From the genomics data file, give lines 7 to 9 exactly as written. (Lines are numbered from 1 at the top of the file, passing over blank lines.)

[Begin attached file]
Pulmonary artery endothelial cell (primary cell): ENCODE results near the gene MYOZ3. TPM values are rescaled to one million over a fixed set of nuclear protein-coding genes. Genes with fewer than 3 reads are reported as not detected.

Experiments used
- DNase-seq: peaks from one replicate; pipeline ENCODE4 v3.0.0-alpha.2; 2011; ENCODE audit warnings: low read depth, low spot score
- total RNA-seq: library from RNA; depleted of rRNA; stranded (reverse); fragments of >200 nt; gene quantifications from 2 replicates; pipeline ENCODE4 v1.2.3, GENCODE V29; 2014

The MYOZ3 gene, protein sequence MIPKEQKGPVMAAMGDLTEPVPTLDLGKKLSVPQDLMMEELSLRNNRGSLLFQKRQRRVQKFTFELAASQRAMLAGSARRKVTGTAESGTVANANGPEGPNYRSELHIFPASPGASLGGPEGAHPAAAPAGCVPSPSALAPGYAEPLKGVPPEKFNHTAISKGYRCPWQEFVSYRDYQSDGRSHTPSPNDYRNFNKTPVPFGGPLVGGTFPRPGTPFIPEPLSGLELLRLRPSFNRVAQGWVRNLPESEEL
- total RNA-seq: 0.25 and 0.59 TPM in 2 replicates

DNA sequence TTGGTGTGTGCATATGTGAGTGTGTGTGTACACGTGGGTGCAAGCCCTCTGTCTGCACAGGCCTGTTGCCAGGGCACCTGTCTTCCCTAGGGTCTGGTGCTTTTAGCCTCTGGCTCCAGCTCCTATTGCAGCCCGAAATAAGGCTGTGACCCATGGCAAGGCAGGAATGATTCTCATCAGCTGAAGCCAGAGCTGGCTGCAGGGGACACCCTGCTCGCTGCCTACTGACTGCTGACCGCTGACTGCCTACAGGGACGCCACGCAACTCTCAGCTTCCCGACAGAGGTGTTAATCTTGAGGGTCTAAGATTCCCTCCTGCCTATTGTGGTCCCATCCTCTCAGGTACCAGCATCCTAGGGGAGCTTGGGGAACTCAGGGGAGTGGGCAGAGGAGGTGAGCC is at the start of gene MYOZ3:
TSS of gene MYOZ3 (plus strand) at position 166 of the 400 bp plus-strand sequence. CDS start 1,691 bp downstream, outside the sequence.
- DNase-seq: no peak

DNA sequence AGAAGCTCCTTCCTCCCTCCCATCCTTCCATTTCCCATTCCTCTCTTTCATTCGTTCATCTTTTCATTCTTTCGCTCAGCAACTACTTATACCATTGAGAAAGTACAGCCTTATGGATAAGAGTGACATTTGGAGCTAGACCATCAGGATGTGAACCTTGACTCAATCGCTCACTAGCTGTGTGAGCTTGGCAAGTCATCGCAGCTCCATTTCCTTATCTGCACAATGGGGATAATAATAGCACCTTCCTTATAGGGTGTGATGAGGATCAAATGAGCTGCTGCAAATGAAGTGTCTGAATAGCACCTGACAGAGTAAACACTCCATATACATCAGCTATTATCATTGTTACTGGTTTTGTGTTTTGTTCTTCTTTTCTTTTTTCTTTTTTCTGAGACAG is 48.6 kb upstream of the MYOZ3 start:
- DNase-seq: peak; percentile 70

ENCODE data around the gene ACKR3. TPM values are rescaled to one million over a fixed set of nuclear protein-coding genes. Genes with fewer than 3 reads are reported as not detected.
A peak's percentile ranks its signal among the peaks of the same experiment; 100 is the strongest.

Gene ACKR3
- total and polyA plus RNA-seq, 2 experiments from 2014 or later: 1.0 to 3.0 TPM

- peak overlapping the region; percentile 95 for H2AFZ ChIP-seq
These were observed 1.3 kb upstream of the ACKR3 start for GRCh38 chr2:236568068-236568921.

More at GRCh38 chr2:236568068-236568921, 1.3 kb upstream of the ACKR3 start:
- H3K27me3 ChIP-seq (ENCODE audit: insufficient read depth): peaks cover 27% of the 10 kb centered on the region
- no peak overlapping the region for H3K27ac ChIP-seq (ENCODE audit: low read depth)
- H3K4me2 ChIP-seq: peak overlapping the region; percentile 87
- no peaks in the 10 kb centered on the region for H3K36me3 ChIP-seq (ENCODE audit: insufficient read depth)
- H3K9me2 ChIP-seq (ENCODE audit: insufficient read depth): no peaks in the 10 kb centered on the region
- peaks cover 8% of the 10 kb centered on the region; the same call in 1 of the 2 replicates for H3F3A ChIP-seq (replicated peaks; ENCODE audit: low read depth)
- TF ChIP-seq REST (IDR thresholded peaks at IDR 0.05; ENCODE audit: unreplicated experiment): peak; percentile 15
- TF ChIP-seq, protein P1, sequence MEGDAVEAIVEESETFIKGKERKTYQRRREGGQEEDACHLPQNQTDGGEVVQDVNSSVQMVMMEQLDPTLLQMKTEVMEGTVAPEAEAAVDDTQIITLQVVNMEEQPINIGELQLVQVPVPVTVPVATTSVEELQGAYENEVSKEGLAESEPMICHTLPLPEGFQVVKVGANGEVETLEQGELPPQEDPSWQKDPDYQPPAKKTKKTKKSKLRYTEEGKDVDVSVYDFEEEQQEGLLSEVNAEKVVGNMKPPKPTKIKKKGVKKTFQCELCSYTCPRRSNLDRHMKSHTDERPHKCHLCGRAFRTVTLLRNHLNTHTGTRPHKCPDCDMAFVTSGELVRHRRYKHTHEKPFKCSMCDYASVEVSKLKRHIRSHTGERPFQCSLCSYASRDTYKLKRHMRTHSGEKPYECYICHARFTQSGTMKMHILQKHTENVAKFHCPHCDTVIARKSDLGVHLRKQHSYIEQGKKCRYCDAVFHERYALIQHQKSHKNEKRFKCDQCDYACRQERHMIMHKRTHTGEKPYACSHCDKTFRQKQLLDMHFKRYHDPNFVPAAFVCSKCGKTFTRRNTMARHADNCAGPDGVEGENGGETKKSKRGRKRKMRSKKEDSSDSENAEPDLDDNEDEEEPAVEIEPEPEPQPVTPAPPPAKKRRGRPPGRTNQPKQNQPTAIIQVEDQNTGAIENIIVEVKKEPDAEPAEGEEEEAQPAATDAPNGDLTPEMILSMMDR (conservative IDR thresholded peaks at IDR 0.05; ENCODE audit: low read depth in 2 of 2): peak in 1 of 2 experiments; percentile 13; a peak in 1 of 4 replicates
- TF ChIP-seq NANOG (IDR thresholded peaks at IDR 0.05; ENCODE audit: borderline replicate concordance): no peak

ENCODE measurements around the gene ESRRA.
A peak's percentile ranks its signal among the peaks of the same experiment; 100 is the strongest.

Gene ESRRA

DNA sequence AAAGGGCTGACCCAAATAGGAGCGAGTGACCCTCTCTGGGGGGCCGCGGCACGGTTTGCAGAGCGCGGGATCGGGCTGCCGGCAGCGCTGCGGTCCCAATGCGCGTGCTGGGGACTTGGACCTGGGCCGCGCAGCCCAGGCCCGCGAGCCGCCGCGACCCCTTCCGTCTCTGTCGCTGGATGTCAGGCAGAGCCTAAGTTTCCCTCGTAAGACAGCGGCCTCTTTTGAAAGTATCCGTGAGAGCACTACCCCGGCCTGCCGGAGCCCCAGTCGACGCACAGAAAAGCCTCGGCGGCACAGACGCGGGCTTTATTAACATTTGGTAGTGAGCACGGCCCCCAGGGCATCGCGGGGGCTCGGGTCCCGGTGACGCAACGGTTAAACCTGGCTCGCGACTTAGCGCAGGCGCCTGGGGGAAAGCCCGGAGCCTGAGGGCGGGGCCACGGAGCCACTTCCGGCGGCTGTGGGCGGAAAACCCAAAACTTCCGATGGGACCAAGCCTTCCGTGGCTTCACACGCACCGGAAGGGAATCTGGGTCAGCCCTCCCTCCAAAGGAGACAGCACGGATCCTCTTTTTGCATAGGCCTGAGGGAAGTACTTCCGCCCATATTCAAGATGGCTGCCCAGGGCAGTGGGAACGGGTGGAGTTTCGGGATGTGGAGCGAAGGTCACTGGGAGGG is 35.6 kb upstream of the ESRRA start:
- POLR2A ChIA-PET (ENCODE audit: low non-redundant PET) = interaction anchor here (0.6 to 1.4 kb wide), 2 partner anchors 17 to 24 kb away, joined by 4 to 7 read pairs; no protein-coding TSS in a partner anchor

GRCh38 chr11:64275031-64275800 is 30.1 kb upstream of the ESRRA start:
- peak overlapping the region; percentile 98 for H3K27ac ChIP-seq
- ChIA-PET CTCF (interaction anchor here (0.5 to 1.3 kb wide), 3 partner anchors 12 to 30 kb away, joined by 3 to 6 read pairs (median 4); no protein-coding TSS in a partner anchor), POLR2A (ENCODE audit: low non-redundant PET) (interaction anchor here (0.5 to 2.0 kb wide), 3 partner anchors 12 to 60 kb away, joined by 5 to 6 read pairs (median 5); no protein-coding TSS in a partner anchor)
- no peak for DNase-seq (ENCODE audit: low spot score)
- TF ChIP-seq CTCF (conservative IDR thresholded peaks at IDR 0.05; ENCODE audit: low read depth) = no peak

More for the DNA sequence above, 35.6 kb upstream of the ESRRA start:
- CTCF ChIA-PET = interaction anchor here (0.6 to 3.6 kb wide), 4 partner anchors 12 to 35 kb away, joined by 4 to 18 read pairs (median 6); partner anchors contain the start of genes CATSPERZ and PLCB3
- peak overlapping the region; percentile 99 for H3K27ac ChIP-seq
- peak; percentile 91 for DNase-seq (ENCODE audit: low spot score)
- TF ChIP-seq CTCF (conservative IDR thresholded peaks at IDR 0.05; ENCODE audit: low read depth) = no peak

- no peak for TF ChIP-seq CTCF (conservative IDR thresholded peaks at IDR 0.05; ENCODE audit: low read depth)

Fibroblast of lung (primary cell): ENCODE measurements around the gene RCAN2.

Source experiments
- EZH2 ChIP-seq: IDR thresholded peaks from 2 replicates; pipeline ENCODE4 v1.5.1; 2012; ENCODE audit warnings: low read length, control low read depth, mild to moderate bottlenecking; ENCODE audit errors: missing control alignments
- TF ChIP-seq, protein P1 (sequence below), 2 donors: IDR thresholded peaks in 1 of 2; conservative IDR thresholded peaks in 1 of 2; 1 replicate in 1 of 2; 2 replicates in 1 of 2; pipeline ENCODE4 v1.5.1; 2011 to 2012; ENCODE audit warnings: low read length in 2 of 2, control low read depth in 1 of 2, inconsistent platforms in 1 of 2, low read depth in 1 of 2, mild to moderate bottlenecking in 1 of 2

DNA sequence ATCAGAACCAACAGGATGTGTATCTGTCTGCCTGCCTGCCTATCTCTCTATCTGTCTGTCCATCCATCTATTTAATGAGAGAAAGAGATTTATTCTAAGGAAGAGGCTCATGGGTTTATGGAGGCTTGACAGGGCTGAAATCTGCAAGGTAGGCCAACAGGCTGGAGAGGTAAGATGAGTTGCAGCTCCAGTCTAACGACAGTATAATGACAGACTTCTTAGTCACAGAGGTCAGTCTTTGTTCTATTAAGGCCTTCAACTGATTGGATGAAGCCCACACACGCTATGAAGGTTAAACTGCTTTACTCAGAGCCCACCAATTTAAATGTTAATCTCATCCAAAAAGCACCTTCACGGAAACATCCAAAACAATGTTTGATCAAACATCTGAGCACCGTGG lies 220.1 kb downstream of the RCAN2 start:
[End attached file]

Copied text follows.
DNA sequence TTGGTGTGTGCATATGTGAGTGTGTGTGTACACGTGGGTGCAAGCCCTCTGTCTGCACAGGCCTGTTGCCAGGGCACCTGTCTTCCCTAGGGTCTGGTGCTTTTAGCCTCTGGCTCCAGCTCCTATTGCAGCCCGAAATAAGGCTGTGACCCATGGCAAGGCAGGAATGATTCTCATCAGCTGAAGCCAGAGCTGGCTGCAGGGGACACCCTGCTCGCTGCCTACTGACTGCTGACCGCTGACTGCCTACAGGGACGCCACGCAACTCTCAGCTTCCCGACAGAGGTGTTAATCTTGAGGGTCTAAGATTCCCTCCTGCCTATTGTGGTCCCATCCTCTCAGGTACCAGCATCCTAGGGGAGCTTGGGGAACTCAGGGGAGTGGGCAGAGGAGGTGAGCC is at the start of gene MYOZ3:
TSS of gene MYOZ3 (plus strand) at position 166 of the 400 bp plus-strand sequence. CDS start 1,691 bp downstream, outside the sequence.
- DNase-seq: no peak